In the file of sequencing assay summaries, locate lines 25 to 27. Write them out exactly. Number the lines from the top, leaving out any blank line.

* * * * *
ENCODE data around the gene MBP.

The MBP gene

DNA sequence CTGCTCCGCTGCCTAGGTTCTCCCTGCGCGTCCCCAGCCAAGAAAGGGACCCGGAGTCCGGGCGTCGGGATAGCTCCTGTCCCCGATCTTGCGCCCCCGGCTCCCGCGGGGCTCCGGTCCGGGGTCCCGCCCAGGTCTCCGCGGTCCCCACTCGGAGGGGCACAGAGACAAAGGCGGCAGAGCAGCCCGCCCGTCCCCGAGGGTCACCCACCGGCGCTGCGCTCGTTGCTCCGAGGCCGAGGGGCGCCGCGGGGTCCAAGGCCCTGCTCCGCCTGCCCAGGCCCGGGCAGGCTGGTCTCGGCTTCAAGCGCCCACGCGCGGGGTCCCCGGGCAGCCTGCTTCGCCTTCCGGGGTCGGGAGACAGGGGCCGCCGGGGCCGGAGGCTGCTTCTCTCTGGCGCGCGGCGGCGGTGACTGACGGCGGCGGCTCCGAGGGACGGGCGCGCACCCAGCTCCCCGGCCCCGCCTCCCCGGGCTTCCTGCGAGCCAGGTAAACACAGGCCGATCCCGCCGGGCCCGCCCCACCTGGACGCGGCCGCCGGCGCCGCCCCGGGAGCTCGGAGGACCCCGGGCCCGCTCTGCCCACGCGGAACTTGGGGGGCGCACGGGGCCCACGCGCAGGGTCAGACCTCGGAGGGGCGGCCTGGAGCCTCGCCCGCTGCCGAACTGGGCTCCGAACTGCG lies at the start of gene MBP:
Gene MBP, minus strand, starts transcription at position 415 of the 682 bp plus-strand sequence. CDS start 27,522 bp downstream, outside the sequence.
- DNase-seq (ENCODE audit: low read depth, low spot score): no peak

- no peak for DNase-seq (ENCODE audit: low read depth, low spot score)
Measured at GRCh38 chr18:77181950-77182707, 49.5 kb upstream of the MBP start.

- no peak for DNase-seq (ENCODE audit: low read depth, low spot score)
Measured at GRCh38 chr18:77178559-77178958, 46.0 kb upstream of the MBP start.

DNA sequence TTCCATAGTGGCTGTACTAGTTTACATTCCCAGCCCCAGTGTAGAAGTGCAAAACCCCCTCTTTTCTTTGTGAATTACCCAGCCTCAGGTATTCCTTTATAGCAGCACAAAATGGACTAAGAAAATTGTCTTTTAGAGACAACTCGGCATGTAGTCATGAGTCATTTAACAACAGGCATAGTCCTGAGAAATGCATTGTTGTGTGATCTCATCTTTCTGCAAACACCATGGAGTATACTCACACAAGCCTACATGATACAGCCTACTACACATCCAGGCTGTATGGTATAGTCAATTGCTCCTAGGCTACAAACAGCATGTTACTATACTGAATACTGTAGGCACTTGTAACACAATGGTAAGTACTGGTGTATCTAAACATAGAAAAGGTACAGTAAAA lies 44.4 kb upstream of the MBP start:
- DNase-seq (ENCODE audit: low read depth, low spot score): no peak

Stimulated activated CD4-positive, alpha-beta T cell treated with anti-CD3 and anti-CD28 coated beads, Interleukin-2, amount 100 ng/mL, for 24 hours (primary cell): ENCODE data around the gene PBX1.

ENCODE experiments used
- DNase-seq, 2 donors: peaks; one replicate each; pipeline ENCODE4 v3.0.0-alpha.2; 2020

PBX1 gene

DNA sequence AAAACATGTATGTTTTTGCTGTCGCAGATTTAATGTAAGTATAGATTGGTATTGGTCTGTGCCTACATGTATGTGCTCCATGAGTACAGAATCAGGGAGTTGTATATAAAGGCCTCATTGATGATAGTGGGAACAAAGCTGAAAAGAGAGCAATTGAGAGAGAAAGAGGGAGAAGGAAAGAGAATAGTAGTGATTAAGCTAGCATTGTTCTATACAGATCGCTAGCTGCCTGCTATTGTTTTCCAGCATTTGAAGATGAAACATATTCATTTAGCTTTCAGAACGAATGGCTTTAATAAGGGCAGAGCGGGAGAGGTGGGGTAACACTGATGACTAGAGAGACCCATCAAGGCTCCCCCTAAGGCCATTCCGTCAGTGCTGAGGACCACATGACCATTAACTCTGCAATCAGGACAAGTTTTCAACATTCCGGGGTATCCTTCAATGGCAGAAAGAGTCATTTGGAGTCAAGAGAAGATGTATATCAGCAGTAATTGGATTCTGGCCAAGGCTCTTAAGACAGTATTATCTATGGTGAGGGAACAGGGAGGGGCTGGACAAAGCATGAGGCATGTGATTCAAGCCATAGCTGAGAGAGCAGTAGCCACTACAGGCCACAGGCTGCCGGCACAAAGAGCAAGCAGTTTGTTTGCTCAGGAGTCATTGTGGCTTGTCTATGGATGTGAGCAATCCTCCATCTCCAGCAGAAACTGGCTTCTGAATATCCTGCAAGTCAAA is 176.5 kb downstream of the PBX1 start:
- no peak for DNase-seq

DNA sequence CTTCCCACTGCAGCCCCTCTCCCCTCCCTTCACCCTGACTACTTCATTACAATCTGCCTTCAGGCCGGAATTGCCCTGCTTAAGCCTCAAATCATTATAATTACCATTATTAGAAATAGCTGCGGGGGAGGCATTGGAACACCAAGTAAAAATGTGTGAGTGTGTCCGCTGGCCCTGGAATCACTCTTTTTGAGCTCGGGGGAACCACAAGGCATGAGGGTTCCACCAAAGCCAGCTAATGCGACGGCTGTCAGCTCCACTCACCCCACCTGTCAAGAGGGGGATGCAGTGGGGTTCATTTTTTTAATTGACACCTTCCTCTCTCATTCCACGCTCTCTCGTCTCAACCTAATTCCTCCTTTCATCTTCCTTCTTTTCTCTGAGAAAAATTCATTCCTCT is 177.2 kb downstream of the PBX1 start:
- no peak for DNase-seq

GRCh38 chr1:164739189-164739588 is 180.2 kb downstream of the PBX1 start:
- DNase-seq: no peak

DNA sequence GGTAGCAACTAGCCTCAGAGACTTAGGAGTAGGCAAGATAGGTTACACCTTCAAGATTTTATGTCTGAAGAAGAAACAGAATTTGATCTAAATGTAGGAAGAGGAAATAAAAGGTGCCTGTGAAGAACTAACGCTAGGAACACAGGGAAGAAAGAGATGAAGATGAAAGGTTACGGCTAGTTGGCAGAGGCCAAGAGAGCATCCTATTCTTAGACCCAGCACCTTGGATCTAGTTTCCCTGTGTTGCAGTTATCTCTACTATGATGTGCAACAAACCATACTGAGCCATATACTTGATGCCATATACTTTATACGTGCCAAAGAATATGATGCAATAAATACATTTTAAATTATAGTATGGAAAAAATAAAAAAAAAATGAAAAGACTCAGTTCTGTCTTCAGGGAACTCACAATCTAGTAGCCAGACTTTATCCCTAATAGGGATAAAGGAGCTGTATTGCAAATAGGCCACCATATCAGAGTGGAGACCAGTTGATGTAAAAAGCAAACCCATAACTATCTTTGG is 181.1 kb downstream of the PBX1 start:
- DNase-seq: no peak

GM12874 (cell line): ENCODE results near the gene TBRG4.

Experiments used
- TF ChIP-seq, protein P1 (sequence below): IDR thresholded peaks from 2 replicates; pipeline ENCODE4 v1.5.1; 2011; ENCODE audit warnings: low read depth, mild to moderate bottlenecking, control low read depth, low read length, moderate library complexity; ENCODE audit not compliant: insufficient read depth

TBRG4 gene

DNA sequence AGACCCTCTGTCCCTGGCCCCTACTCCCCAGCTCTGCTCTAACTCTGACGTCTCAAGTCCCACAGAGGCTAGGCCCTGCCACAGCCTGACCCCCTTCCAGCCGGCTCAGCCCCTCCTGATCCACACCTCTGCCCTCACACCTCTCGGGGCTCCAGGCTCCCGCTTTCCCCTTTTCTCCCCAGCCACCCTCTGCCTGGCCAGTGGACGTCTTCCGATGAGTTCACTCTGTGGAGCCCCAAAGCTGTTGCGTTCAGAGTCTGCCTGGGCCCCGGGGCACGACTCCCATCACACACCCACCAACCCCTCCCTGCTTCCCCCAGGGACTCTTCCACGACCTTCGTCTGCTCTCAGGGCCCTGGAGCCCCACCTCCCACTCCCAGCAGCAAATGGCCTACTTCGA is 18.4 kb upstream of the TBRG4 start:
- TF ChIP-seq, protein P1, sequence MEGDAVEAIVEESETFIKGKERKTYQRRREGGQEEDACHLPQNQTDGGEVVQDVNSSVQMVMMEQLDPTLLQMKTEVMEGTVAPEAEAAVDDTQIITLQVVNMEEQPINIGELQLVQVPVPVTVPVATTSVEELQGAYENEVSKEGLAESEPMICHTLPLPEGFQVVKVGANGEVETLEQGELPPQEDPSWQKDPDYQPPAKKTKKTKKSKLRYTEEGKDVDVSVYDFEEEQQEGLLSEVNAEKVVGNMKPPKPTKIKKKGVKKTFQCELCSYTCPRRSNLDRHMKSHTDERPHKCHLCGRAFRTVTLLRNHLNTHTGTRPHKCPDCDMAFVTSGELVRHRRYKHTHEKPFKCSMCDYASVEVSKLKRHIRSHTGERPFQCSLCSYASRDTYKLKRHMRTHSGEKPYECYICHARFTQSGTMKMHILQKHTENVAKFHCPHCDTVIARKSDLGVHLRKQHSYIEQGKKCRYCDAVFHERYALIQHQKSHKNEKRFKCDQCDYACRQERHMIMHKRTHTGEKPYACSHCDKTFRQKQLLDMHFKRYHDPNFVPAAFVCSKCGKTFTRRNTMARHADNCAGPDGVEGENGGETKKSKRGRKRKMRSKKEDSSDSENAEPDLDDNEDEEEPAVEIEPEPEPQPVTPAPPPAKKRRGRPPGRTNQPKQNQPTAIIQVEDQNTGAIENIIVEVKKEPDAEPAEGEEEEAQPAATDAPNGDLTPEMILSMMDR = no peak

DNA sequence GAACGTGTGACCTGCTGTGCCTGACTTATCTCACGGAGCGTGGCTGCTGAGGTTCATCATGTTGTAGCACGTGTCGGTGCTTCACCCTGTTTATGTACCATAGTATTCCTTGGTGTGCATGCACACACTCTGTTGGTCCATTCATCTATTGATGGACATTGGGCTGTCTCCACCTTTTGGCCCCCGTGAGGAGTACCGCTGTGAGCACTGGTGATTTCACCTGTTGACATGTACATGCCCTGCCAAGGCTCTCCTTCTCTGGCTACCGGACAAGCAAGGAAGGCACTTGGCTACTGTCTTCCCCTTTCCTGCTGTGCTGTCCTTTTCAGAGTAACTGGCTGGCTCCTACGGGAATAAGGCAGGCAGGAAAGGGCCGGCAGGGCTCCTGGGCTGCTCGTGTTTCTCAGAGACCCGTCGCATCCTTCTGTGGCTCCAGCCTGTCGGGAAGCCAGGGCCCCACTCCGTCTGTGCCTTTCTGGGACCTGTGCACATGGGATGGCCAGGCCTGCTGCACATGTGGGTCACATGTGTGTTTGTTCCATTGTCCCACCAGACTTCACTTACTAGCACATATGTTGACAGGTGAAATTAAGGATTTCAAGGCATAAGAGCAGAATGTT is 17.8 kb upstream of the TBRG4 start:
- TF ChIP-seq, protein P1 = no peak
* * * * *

Experiments used
- TF ChIP-seq, protein P1 (sequence below): IDR thresholded peaks from 2 replicates; pipeline ENCODE4 v1.5.1; 2011; ENCODE audit warnings: low read depth, mild to moderate bottlenecking, control low read depth, low read length, moderate library complexity; ENCODE audit not compliant: insufficient read depth

TBRG4 gene